Several decades later, the U.S. Supreme Court would declare that methods employed to disenfranchise black voters and prevent them from voting were violations of the United States Constitution. As a result, Section 244 was repealed on December 8, 1975, 85 years after it was created.

Gun control[edit]

In addition to disenfranchising black voters, the 1890 constitutional convention placed into the state constitution, for the first time, the ability of the state government to explicitly restrict the right of people to bear arms across the state. It did this in Article 3's Section 12, by shifting the right of bearing arms from the broad definition of "all persons" to the more restrictive term of "citizen" only, who were intended to be limited to white men by the 1890 constitution's framers, and by granting to the state government the power to enact laws restricting the carrying of concealed weapons by the state's residents, a newly-enumerated power it did not have under the state's three previous constitutions.[5][6]

During the 1890s and well into the 1900s, there was a growing trend among the governments of southern U.S. states, controlled by Democrats, in implementing stricter and more stringent regulations restrictions on the right of firearms ownership in order to prevent black people from being able to bear arms for the purpose of defending themselves against the ever-growing threat of lynchings, terrorism, and extrajudicial paramilitary violence. As with the sections of the 1890 constitution that disenfranchised black voters, the laws regarding weapons ownership used ostensibly non-discriminatory wording, but were enforced by the state government in an arbitrarily discriminatory manner, as in many southern U.S. states at the time.[5][6]

Regarding the right to bear arms, the 1890 constitution was a departure from the the spirit of the 1868 constitution, and indeed, from the 1817 and 1832 ones as well, all of which granted the people, rather than citizens, of the state the right to bear arms for self-defense and did not explicitly grant the state government the power to regulate said ownership.[3] The 1890 law's wording further restricted the right to bear arms to the male "citizen", rather than the 1868 constitution's general-neutral "all persons".[3]

The differences between the 1868 and 1890 constitutions regarding the right of the state's people to bear arms are as follows:

All persons shall have a right to keep and bear arms for their defence.

— Section 15, Article 1, Mississippi Constitution of 1868, (emphasis added)[3]

The right of every citizen to keep and bear arms in defense of his home, person, or property, or in aid of the civil power when thereto legally summoned, shall not be called in question, but the legislature may regulate or forbid carrying concealed weapons.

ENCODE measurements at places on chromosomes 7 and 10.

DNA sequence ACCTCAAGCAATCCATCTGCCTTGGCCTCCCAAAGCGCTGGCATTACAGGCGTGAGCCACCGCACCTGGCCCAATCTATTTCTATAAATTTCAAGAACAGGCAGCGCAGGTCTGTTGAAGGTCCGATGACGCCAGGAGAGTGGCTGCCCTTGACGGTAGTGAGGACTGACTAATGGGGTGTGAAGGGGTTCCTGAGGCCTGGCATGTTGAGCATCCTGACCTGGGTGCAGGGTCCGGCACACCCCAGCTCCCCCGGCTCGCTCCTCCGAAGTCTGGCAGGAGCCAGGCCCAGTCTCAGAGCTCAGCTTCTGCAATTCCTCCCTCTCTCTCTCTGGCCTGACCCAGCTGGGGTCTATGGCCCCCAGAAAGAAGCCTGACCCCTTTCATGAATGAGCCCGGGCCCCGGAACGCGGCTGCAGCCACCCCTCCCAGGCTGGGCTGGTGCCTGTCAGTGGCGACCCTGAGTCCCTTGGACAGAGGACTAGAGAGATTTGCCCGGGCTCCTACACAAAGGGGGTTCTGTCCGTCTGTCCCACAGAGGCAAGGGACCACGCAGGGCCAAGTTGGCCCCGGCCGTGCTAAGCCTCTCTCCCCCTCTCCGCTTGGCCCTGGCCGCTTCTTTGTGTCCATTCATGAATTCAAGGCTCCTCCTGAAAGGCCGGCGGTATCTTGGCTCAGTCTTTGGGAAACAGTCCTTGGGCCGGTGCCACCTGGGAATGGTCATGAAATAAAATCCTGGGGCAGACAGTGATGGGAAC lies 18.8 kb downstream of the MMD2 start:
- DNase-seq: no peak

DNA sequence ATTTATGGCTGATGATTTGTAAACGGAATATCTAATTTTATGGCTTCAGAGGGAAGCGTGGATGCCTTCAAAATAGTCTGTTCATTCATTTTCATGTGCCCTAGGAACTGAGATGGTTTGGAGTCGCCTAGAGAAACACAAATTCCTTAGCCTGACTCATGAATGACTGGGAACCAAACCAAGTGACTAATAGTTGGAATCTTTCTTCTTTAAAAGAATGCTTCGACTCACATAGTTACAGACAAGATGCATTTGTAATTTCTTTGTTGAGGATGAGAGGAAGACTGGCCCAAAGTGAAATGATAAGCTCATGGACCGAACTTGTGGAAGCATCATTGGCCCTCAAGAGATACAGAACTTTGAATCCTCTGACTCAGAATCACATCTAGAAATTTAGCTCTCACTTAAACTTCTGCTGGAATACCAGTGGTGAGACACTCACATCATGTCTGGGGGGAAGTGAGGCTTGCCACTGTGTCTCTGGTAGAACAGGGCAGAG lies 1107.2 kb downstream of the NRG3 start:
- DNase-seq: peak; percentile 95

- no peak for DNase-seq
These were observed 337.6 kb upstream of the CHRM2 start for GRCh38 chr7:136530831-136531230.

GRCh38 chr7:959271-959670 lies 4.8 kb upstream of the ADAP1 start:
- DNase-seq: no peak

— Section 12, Article 3, Mississippi Constitution of 1890, (emphasis added)

Unlike other sections of the 1890 constitution that would later be repealed or modified by the state, such as the sections regarding marriages, education, and prisons, Article 3's Section 12 has remained unchanged, with the wording being exactly the same as it was in 1890, as Article 15's Section 273 prohibit the modification or repeal any of the sections contained in Article 3. To do so, an entirely new constitution would have to be created and adopted by the state.

Marriage restrictions[edit]

Unlike the 1868 constitution, which contained no such restriction or prohibition, the 1890 constitution criminalized the marriage of a "white person" to a "negro", "mulatto", or any person who had "one-eighth or more of negro blood" and mandated that the state refuse to recognize such marriages:

The marriage of a white person with a negro or mulatto, or person who shall have one-eighth or more of negro blood, shall be unlawful and void.

— Section 263, Mississippi Constitution of 1890, (November 1, 1890)

In 1967, the U.S. Supreme Court unanimously ruled in Loving v. Virginia that laws such as the Mississippian constitution's Section 263 violated the United States Constitution's Fourteenth Amendment. Thus, the law became legally unenforceable after 1967. However, it took until December 4, 1987, 20 years after the U.S. Supreme Court ruled it unconstitutional, for the section to be formally repealed from the state's constitution.

Segregated prisons[edit]

Unlike the 1868 constitution, which did not grant the state the power to do so, the 1890 constitution explicitly granted to the state government, in Section 225, the power to separate "white" and "black" convicts "as far as practicable":

... It may provide for the commutation of the sentence of convicts for good behavior, and for the constant separation of the sexes, and for the separation of the white and black convicts as far as practicable, and for religious worship for the convicts.

— Section 225, Mississippi Constitution of 1890, (emphasis added)

The wording granting the state the power to implement the "separation of the white and black convicts as far as practicable" would later be repealed, although the section prescribing the "constant separation of the sexes" is still in effect.

Segregated schools[edit]

Unlike the 1868 constitution, which contained no such requirement, the 1890 constitution mandated, in Section 207, that "children of the white and colored races" attend separate schools:

Separate schools shall be maintained for children of the white and colored races.

— Section 207, Mississippi Constitution of 1890, (November 1, 1890)